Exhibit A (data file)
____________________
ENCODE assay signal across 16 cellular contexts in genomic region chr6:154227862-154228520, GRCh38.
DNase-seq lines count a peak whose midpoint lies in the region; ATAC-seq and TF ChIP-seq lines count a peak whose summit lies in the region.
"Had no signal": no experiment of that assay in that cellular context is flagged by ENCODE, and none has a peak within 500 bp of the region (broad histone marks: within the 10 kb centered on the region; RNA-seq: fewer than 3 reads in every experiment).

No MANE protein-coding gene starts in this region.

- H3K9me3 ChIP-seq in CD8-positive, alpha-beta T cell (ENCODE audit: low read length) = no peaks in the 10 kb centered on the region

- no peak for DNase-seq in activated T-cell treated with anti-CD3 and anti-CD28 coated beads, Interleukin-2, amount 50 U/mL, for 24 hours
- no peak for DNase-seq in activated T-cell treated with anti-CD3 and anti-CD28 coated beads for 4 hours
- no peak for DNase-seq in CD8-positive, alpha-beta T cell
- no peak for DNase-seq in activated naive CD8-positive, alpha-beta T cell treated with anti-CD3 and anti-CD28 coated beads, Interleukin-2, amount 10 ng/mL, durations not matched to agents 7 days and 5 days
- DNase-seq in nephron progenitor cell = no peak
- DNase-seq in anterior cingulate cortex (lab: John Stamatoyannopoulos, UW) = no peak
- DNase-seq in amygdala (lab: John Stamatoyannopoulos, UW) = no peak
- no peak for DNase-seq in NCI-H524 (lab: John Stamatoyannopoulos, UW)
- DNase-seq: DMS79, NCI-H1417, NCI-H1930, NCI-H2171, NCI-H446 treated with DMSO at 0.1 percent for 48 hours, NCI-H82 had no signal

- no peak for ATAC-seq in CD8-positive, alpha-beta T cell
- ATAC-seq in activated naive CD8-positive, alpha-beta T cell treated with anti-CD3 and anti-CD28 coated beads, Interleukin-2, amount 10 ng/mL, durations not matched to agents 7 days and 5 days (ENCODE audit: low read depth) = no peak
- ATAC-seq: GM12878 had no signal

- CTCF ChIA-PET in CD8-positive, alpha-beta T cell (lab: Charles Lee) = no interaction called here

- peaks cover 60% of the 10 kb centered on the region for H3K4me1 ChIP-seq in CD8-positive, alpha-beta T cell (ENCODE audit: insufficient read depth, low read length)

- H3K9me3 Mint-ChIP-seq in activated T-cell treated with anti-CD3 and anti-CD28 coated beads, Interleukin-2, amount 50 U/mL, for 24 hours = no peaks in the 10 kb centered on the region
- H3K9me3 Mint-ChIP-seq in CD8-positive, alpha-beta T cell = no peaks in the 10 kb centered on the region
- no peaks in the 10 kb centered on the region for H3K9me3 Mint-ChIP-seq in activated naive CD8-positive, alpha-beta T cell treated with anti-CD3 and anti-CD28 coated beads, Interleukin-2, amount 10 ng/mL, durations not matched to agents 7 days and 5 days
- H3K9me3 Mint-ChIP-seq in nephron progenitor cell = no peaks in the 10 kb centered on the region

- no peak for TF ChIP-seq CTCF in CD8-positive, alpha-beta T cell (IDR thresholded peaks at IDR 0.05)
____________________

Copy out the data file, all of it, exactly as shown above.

ENCODE assay signal across 16 cellular contexts in genomic region chr6:154227862-154228520, GRCh38.
DNase-seq lines count a peak whose midpoint lies in the region; ATAC-seq and TF ChIP-seq lines count a peak whose summit lies in the region.
"Had no signal": no experiment of that assay in that cellular context is flagged by ENCODE, and none has a peak within 500 bp of the region (broad histone marks: within the 10 kb centered on the region; RNA-seq: fewer than 3 reads in every experiment).

No MANE protein-coding gene starts in this region.

- H3K9me3 ChIP-seq in CD8-positive, alpha-beta T cell (ENCODE audit: low read length) = no peaks in the 10 kb centered on the region

- no peak for DNase-seq in activated T-cell treated with anti-CD3 and anti-CD28 coated beads, Interleukin-2, amount 50 U/mL, for 24 hours
- no peak for DNase-seq in activated T-cell treated with anti-CD3 and anti-CD28 coated beads for 4 hours
- no peak for DNase-seq in CD8-positive, alpha-beta T cell
- no peak for DNase-seq in activated naive CD8-positive, alpha-beta T cell treated with anti-CD3 and anti-CD28 coated beads, Interleukin-2, amount 10 ng/mL, durations not matched to agents 7 days and 5 days
- DNase-seq in nephron progenitor cell = no peak
- DNase-seq in anterior cingulate cortex (lab: John Stamatoyannopoulos, UW) = no peak
- DNase-seq in amygdala (lab: John Stamatoyannopoulos, UW) = no peak
- no peak for DNase-seq in NCI-H524 (lab: John Stamatoyannopoulos, UW)
- DNase-seq: DMS79, NCI-H1417, NCI-H1930, NCI-H2171, NCI-H446 treated with DMSO at 0.1 percent for 48 hours, NCI-H82 had no signal

- no peak for ATAC-seq in CD8-positive, alpha-beta T cell
- ATAC-seq in activated naive CD8-positive, alpha-beta T cell treated with anti-CD3 and anti-CD28 coated beads, Interleukin-2, amount 10 ng/mL, durations not matched to agents 7 days and 5 days (ENCODE audit: low read depth) = no peak
- ATAC-seq: GM12878 had no signal

- CTCF ChIA-PET in CD8-positive, alpha-beta T cell (lab: Charles Lee) = no interaction called here

- peaks cover 60% of the 10 kb centered on the region for H3K4me1 ChIP-seq in CD8-positive, alpha-beta T cell (ENCODE audit: insufficient read depth, low read length)

- H3K9me3 Mint-ChIP-seq in activated T-cell treated with anti-CD3 and anti-CD28 coated beads, Interleukin-2, amount 50 U/mL, for 24 hours = no peaks in the 10 kb centered on the region
- H3K9me3 Mint-ChIP-seq in CD8-positive, alpha-beta T cell = no peaks in the 10 kb centered on the region
- no peaks in the 10 kb centered on the region for H3K9me3 Mint-ChIP-seq in activated naive CD8-positive, alpha-beta T cell treated with anti-CD3 and anti-CD28 coated beads, Interleukin-2, amount 10 ng/mL, durations not matched to agents 7 days and 5 days
- H3K9me3 Mint-ChIP-seq in nephron progenitor cell = no peaks in the 10 kb centered on the region

- no peak for TF ChIP-seq CTCF in CD8-positive, alpha-beta T cell (IDR thresholded peaks at IDR 0.05)